Sunday, March 3, 2013

In Which I Agree, In Part, With Bobby Knight

Scott Simon interviews Bob Knight about his new book:
He has a new book in which he lays out the philosophy of his coaching and how it can apply to life: The Power of Negative Thinking. Knight tells NPR's Scott Simon that he wants to help people get rid of their rose-colored glasses. "I think that we as a people are always prone to think about, well, tomorrow will be a better day," he says. "Well, why will it be a better day?"
Knight says people should concentrate on doing well in the present rather than hoping for good things down the road. "Positive results don't happen simply because we believe they're going to happen," he says. Hope may spring eternal, he laughs, but it's a lot better to work and plan for something than just to hope for it.
Nor did he pray for good things — Knight eschewed pregame prayers during his coaching career. "I'll tell you what," he says. "I watched the guy that hits a home run, and he comes across the plate, and he points skyward, like thanking the Almighty for the help to hit the home run. And as he does that, I say to myself, 'God screwed the pitcher.' And I don't know how else you look at it. I've always felt that the Almighty has a lot of things to do other than help my basketball team."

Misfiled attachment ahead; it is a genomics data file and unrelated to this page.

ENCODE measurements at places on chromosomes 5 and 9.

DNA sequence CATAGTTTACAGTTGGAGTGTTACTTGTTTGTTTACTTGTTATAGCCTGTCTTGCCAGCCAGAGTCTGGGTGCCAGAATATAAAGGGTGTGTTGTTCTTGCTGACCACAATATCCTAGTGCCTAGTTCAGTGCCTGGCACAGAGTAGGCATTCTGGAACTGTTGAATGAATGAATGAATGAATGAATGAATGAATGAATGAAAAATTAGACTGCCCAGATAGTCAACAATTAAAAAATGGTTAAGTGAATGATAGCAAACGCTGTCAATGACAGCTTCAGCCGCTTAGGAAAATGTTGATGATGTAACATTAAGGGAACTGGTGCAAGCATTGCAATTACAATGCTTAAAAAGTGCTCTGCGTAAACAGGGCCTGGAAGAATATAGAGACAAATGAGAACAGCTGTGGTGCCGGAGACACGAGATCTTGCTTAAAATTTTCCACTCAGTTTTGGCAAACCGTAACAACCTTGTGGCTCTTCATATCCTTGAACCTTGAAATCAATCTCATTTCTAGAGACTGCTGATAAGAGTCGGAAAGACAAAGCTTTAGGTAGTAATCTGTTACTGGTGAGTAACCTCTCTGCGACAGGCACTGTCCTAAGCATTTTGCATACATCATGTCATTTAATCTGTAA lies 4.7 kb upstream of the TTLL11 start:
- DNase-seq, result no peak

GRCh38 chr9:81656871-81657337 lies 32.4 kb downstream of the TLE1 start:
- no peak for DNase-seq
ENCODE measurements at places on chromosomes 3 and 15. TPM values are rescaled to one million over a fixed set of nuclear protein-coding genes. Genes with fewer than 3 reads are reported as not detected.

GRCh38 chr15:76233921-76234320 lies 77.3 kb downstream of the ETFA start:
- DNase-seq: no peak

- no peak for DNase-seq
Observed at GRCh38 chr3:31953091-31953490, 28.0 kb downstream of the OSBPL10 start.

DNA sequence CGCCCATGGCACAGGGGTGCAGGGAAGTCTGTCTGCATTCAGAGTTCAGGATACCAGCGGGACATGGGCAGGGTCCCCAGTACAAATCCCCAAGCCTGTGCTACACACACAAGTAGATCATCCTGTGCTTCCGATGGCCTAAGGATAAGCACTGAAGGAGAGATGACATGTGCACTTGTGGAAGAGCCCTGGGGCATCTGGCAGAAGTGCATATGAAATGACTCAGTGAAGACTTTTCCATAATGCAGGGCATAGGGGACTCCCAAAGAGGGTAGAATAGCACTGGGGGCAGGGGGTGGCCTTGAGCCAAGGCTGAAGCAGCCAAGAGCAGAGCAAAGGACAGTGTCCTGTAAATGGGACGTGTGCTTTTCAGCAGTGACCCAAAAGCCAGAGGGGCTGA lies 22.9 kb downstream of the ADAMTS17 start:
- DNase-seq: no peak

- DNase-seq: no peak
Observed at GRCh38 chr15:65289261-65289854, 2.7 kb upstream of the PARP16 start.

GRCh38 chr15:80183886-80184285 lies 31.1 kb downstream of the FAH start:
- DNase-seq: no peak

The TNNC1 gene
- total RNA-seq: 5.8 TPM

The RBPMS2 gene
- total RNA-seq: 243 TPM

And even if the Almighty helps you to a victory, Knight says, it can be harder to learn from victory than from defeat. "I think that we don't want defeat, we don't want defeat in sport, we don't want defeat in life," he says, but we need to examine what defeats us. "Let's address those things that are going to bring about a loss, rather than simply those things that are going to bring about a victory."
I like the part about saying, "God screwed the pitcher."  The idea that a Supreme Being has any rooting interest in sporting events (outside of Notre Dame football, j/k) seems ludicrous.  Bob makes a few good points right here.  

However, as Scott Simon questions Coach Knight's style of coaching, it is funny to listen to him fall back to the "look at the results" argument.  You know, coach, if Larry Bird would have hung around campus, what kind of team would you have had?  You know, coach, if you handled some situations in a different way, maybe you would have gotten even better results.  You know, coach, this probably isn't a good way to deal a stressful situation:

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